Snow Blue Night explores a number of cross-fusions informed by an admittedly catholic range of tastes. Although purely instrumental on this recording, some of the compositions were originally conceived as commissions to accompany readings by poets such as Ruth Padel, Malcolm Guite, Grevel Lindop and the American alternative poets Gerry Nicosia and Chuck Perkins, whose range of styles demanded a look outside the usual jazz canon. This led to an exploration of sources such as Japanese Gagaku, Rameau, folk tunes and works by the composer Ruth Crawford Seeger, to name but a few. The resulting music ranges from burning neo-groove jams and blues to haunting and atmospheric ‘free’ jazz that makes sense, where the musicians solo beautifully and sit in grooves like they’ve found a new place to live.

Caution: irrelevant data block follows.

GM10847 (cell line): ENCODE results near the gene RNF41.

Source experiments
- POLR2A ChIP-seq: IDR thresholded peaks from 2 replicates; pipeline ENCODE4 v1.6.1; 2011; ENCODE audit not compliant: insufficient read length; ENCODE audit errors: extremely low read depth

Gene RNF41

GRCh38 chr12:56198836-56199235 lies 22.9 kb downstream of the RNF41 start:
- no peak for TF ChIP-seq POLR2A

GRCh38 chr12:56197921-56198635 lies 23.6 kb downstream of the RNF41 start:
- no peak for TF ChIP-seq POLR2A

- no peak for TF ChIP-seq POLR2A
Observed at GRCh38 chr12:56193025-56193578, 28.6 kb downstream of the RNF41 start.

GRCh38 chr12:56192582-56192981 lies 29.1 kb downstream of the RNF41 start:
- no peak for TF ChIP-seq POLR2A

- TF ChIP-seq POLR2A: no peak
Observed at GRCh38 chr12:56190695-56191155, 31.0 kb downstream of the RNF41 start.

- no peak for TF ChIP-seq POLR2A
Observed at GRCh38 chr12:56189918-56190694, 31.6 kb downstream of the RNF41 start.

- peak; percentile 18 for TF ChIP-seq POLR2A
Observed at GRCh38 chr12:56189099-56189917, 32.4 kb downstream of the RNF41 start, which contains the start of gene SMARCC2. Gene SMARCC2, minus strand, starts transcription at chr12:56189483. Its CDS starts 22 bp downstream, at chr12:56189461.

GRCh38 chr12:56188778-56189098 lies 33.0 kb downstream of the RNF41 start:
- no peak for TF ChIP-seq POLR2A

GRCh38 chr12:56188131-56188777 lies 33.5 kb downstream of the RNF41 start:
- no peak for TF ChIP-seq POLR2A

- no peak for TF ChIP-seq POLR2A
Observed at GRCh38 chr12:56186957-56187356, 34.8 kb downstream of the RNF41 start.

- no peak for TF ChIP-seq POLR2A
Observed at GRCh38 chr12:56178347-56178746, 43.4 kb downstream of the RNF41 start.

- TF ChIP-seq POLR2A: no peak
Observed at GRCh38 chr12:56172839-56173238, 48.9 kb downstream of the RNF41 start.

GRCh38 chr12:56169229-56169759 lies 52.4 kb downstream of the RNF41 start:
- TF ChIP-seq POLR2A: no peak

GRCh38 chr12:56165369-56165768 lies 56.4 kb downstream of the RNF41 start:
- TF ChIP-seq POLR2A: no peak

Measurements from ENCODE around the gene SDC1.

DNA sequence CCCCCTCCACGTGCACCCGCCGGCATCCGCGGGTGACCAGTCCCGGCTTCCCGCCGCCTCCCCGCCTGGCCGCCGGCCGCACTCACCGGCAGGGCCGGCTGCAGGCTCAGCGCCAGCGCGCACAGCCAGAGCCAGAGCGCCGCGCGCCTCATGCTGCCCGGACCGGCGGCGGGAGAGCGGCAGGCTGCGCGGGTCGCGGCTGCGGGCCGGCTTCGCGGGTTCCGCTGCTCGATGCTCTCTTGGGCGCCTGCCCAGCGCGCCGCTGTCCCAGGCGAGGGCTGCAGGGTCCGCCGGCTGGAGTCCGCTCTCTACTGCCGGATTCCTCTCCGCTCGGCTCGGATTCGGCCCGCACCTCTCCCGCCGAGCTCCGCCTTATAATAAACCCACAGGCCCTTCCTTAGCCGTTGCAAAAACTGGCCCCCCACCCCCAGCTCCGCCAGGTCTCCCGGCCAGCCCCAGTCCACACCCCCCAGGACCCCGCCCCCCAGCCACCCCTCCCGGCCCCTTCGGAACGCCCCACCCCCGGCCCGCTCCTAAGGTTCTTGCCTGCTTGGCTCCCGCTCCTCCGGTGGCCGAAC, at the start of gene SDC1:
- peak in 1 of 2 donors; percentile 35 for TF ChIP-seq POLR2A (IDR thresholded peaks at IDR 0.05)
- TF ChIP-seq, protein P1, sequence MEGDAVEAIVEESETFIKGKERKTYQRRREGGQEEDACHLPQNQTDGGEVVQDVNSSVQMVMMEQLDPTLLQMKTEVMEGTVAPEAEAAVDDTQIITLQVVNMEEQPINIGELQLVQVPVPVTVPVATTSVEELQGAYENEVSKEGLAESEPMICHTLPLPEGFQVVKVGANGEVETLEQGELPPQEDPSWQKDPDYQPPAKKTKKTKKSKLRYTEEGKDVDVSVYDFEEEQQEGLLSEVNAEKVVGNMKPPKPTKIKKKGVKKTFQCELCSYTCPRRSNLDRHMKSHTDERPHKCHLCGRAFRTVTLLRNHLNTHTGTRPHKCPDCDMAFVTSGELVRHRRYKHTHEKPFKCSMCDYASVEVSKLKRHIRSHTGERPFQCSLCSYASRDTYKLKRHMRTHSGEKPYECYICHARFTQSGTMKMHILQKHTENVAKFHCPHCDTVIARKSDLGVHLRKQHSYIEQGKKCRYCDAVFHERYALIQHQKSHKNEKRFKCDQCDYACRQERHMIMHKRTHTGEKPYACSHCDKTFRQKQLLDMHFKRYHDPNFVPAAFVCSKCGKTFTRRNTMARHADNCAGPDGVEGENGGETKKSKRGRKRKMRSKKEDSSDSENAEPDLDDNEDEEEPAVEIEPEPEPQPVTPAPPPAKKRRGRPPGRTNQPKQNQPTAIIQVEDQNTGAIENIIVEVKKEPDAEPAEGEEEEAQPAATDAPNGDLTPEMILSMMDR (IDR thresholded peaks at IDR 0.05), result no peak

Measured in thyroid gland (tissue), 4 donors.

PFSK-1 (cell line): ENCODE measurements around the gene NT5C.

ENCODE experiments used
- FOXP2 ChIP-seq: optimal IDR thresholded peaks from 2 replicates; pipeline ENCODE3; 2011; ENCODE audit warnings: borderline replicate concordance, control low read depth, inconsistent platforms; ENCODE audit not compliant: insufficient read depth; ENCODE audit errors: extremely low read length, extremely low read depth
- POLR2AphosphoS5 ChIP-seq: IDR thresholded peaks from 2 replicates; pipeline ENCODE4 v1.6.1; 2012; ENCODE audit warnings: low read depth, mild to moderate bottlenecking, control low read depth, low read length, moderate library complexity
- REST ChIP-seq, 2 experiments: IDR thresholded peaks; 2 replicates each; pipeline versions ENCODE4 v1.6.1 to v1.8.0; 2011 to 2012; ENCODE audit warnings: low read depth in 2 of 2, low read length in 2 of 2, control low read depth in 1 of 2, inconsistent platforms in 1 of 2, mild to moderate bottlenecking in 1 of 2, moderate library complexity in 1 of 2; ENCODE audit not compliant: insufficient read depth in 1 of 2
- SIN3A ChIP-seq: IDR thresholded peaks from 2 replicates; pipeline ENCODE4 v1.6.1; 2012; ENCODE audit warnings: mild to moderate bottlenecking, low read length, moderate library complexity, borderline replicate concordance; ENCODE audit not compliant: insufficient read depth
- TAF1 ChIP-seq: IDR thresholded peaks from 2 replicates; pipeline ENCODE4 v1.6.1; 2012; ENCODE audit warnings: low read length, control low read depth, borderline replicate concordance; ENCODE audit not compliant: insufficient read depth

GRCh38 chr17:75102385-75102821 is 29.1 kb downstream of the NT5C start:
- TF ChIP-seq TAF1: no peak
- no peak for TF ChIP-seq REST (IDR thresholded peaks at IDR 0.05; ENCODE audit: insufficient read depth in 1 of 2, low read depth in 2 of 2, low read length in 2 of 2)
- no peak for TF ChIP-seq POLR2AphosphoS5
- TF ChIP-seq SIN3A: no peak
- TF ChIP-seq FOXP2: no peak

The group have performed in venues such as the Royal Festival Hall, West Road Concert Hall, Cambridge University, Essex University, Anglia Ruskin University, Chelmsford Civic Theatre, Boxford Jazz Club, Brighton Jazz Club and Peterborough Jazz Club and festivals such as the TS Eliot Festival and John Clare Festival. Their music has been played on the BBC World Service and PBS in the USA. The quartet’s last CD Riprap, explored a series of settings inspired by the work of the Pulitzer Prize-winning Beat poet Gary Snyder.

For further information, promotional CD's, photographs and interviews please contact: Kevin Flanagan

Riprap Quartet Biography